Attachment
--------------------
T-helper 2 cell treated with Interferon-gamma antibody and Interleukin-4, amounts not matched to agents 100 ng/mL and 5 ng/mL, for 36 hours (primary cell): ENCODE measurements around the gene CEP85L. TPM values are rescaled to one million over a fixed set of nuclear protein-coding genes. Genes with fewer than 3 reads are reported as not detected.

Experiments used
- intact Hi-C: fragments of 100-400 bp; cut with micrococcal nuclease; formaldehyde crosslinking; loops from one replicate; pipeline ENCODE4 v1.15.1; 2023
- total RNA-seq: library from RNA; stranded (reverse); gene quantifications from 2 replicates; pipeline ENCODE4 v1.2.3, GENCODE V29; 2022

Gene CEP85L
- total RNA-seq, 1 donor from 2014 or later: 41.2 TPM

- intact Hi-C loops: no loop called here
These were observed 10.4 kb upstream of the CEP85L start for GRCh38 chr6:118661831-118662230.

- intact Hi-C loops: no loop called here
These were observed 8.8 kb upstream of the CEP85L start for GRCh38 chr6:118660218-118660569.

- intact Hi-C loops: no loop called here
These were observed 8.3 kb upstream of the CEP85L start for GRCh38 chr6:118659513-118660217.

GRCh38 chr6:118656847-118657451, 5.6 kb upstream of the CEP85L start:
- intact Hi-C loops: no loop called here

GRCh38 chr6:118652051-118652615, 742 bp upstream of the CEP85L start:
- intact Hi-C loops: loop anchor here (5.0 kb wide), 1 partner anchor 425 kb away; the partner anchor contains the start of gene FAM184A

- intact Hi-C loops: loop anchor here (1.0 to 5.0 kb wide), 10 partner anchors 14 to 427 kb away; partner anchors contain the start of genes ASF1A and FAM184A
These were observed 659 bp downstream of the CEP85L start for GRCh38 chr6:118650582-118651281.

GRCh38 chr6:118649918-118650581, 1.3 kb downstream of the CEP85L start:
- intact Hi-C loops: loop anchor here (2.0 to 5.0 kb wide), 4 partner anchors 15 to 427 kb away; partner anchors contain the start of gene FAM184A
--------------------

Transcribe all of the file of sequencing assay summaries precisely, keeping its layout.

T-helper 2 cell treated with Interferon-gamma antibody and Interleukin-4, amounts not matched to agents 100 ng/mL and 5 ng/mL, for 36 hours (primary cell): ENCODE measurements around the gene CEP85L. TPM values are rescaled to one million over a fixed set of nuclear protein-coding genes. Genes with fewer than 3 reads are reported as not detected.

Experiments used
- intact Hi-C: fragments of 100-400 bp; cut with micrococcal nuclease; formaldehyde crosslinking; loops from one replicate; pipeline ENCODE4 v1.15.1; 2023
- total RNA-seq: library from RNA; stranded (reverse); gene quantifications from 2 replicates; pipeline ENCODE4 v1.2.3, GENCODE V29; 2022

Gene CEP85L
- total RNA-seq, 1 donor from 2014 or later: 41.2 TPM

- intact Hi-C loops: no loop called here
These were observed 10.4 kb upstream of the CEP85L start for GRCh38 chr6:118661831-118662230.

- intact Hi-C loops: no loop called here
These were observed 8.8 kb upstream of the CEP85L start for GRCh38 chr6:118660218-118660569.

- intact Hi-C loops: no loop called here
These were observed 8.3 kb upstream of the CEP85L start for GRCh38 chr6:118659513-118660217.

GRCh38 chr6:118656847-118657451, 5.6 kb upstream of the CEP85L start:
- intact Hi-C loops: no loop called here

GRCh38 chr6:118652051-118652615, 742 bp upstream of the CEP85L start:
- intact Hi-C loops: loop anchor here (5.0 kb wide), 1 partner anchor 425 kb away; the partner anchor contains the start of gene FAM184A

- intact Hi-C loops: loop anchor here (1.0 to 5.0 kb wide), 10 partner anchors 14 to 427 kb away; partner anchors contain the start of genes ASF1A and FAM184A
These were observed 659 bp downstream of the CEP85L start for GRCh38 chr6:118650582-118651281.

GRCh38 chr6:118649918-118650581, 1.3 kb downstream of the CEP85L start:
- intact Hi-C loops: loop anchor here (2.0 to 5.0 kb wide), 4 partner anchors 15 to 427 kb away; partner anchors contain the start of gene FAM184A